Council Members Hinterlong And Anderson Want To Sting The Bees

Bees are becoming fewer and fewer in numbers, and it appears that Naperville council members Paul Hinterlong and Becky Anderson want to speed the process. All it took was one email from a resident to councilwoman Anderson. Watch and listen as Anderson begins to stir the cauldron:

OK, so there are seven beehives on a resident’s property. Is it possible that the bee-hive resident has been there longer than the bee-hive complainer? And what about the size of the beehives. Seven beehives the size of a golf ball, would be less threatening than one beehive the size of a Volkswagen Beetle.

Watch and listen as councilman Hinterlong enters the tag-team push for more possible regulation.

Hinterlong acknowledges that ‘the number of bees are dwindling, and that’s a huge concern’. Now he wants to know ‘what their purpose is’. Couldn’t he find that out by a simple Google search showing how bees benefit people:

  • They produce honey
  • They pollinate our food

Or what about other favorite purposes of bees:

  • They contribute to global economy
  • They can predict storms
  • They produce a wax as a sealant for candle making

And if you really want to get down to it:

  • They (along with birds) teach youngsters about reproduction

Why have staff take hours of time to research something that takes 2 minutes to Google and find the answer.

The longer Hinterlong remains on the council, the more he begins to resemble a former council member whose name rhymes with Furstenau, by asking staff to waste time by researching meaninglessness information.

Remember, Bees are one of Oprah’s favorite things, shouldn’t that be good enough for the Naperville city council.



Show 10 Comments


  1. Queen Bea

    No bees, no food. No food, no life. Duh. Enough said. And tell that whiney email sending resident to get over it.
    If seven beehives are too many, maybe an email to Becky about too many council members, inept and otherwise, will get an ordinance passed to get rid of a few of them.
    Less council members, less new ordinances. Less ordinances, better lives.

    • Mary Nichols

      Yep,Yep !!!!! It really shouldn’t take a PHD.
      to figure out HOW BEES WORK. …
      Maybe my my bee keeper friends should pay them a call and depose them ON BEES.

      • Actually, I do have a doctorate and, you’re right, you don’t need one to see that this is an overreaction when no one has talked directly to the resident or attempted to find out more about the bees. Anyone wanting to learn more about the bees is welcome to contact me. I’m a local professional educator and Beekeeper – 630-303-3775. .

  2. Gerard H Schilling

    I’m familiar with the property and always advocate for property owners rights within reason. First this is a residential community and zoned as such. Second this person is obviously running some type of business with these bees. Third the entire property save the house looks like a junk yard and what use to be a lawn looks more like a dandelion patch. Lastly the hives are closer in size to Volkswagens then golf balls.

    Having said this and if these hives were tastefully done say in the backyard not in the front facing the street and its intersection I for one could care less. It’s because of inconsiderate folks like this that zoning laws came into existence in the first place.

    • Jim Haselhorst

      I would have to agree that property owners right should be infringed on a little as possible by government authorities, but as you pointed out there are such things as bad neighbor that create problems for their neighborhood and force the city to become involved. I believe it would be realistic to enact and ordinance similar to those that apply to similar situations in Naperville, which would be that such hives can be located on the property so long as they can not be seen from the street and are not located in any setbacks or easement.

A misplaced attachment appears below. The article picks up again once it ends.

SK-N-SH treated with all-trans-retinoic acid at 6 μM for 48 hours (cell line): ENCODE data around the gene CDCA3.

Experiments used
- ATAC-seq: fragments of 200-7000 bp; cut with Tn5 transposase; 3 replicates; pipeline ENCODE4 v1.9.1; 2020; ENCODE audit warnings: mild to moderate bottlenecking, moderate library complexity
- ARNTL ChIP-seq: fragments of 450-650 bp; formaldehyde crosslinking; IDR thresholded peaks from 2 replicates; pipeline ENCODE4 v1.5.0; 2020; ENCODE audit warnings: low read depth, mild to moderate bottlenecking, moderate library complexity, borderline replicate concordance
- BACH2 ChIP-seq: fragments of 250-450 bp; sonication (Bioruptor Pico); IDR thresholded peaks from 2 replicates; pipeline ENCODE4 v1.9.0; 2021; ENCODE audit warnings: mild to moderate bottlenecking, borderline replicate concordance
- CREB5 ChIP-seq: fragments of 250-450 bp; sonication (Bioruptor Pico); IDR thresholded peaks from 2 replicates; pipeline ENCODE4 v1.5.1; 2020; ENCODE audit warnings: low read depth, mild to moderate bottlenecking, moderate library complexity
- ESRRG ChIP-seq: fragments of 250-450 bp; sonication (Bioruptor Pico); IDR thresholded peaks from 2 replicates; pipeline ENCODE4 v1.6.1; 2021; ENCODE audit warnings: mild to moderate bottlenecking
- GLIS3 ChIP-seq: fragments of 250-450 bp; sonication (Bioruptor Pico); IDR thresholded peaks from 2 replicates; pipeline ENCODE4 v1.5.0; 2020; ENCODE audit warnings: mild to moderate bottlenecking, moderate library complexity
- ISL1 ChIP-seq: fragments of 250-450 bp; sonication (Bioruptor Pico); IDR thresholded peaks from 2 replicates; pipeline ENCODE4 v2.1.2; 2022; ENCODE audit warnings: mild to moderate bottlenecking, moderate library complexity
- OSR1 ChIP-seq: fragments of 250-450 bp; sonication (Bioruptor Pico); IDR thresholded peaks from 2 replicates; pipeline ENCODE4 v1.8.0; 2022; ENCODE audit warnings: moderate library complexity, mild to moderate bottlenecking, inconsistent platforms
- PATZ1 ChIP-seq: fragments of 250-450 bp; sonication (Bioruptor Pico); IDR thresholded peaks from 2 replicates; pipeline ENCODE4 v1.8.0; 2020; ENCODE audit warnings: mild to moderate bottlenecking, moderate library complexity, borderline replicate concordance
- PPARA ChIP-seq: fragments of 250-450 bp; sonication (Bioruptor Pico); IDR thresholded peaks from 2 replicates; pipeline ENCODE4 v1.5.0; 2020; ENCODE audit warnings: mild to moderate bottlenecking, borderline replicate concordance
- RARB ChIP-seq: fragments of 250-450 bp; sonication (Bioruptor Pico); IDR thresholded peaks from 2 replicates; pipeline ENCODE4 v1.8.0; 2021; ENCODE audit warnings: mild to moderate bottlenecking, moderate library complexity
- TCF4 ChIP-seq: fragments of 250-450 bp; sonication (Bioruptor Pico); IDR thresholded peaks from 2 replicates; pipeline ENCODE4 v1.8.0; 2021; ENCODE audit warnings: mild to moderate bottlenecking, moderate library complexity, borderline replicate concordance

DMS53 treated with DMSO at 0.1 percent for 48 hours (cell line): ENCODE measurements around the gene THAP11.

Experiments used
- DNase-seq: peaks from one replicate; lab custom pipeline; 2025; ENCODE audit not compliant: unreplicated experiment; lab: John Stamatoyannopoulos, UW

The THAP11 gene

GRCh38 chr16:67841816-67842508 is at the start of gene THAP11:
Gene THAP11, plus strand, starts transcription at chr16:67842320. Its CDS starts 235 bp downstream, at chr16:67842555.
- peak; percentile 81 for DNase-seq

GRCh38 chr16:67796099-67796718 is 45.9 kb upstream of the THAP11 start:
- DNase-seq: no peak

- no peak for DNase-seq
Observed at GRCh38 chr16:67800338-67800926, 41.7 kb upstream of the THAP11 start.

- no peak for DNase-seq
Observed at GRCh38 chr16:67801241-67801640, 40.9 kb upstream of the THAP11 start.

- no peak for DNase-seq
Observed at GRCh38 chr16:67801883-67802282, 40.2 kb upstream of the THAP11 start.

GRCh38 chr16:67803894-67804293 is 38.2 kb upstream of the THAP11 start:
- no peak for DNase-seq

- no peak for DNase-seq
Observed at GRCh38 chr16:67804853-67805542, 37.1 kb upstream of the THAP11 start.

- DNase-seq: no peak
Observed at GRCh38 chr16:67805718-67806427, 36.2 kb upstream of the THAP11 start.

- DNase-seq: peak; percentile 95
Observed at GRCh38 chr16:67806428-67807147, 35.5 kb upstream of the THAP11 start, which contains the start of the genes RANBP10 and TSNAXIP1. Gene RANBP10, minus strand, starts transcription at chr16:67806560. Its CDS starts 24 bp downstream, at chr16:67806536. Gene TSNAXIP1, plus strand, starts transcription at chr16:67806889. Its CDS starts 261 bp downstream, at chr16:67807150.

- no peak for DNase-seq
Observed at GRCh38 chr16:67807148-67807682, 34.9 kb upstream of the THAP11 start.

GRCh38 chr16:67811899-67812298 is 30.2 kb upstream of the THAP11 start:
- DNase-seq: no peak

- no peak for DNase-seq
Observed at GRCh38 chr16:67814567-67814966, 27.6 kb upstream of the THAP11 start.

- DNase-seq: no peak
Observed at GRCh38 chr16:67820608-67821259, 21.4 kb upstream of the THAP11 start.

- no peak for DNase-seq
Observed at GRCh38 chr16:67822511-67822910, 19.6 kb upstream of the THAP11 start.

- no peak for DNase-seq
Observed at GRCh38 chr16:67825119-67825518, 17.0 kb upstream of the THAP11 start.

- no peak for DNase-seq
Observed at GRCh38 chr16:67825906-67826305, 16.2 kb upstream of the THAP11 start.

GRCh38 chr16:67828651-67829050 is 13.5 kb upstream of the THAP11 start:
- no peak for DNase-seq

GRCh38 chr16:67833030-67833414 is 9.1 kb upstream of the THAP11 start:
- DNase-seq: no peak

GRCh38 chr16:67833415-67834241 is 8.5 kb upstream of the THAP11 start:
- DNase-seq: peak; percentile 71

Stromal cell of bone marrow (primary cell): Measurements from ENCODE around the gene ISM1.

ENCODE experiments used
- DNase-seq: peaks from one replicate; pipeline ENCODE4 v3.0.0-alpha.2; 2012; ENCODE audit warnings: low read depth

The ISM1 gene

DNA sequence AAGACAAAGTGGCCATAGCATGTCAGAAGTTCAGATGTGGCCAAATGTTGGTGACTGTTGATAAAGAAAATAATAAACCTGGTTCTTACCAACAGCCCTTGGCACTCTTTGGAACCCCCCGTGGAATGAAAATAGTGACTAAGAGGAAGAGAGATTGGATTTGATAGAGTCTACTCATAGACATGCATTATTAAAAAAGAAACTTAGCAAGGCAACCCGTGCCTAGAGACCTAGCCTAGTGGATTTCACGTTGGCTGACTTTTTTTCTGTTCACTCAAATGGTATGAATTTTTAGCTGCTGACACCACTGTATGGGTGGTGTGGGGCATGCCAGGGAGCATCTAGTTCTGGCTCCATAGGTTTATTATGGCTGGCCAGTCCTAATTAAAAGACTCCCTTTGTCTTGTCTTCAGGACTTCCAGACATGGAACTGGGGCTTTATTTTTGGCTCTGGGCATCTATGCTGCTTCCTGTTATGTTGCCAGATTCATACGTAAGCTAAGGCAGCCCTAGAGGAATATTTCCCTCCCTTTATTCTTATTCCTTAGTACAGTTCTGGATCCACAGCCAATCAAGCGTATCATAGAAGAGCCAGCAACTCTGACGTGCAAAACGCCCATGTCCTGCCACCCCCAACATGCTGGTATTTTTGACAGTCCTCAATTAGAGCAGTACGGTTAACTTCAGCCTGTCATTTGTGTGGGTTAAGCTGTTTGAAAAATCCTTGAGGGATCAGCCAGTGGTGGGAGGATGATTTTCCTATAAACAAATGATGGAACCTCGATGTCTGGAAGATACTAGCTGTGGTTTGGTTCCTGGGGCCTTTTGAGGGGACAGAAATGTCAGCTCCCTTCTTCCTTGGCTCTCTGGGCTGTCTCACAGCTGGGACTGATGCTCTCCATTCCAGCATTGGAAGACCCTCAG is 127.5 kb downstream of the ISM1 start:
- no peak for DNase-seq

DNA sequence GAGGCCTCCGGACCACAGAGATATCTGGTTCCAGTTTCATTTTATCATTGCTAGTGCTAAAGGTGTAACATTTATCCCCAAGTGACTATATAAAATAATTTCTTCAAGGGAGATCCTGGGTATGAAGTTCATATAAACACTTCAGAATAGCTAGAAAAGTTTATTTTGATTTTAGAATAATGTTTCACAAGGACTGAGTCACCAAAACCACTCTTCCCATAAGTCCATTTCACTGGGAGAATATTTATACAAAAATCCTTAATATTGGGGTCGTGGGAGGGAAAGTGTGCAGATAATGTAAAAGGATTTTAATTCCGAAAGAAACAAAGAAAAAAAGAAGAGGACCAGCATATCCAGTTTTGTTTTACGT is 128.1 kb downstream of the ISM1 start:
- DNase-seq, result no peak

• Gerard have you ever walked over and talked to the resident? Have you tried to understand what the bees are for and how they behave? Dandelions are some of the best spring food for the bees. I believe the resident has made great strides in cleaning up the property this spring and has tastefully set up three hives in the garden. The other hives are temporary. Are the complaints about the bees or the resident. Bee a good neighbor and introduce yourself. You may bee surprised about what you find out.

      • Gerard H Schilling

        Don’t care about the bees Bell only the fact the the property looks like a dump situated in our residential area.

  3. joey g

    How about worrying about all the money spent on Naperville township.Annex every township in the state save us some money please

  4. Jeff P.

    I think bees get a bad rap that should be pinned on yellow jackets. I have never been stung by the former. I would raise them myself if I had the time.

    If one had to regulate them within the city limits, I would go for some setoff of the hive(s) from the property line.

  5. Bob

    I just watched the council meeting where the bee issue was raised during new business and totally feel your representation of what Mr Hinterlong and Ms. Anderson said is disingenuous. They both are supportive of bees and at no time did they imply a further reduction in population. Mr. Hinterlong asked staff to prepare a statement of the value of bees not do tons of research. The reason is to have it for any discussion of limiting the number of hives on a single lot. Like anything people can get carried away with their hobbies and just like you can’t have unlimited dogs, or chickens, etc. why would someone need more bees than necessary to produce enough homey to feed their family? As a watch group you should get you reporting more accurate. Makes your credibility on other issues suspect.

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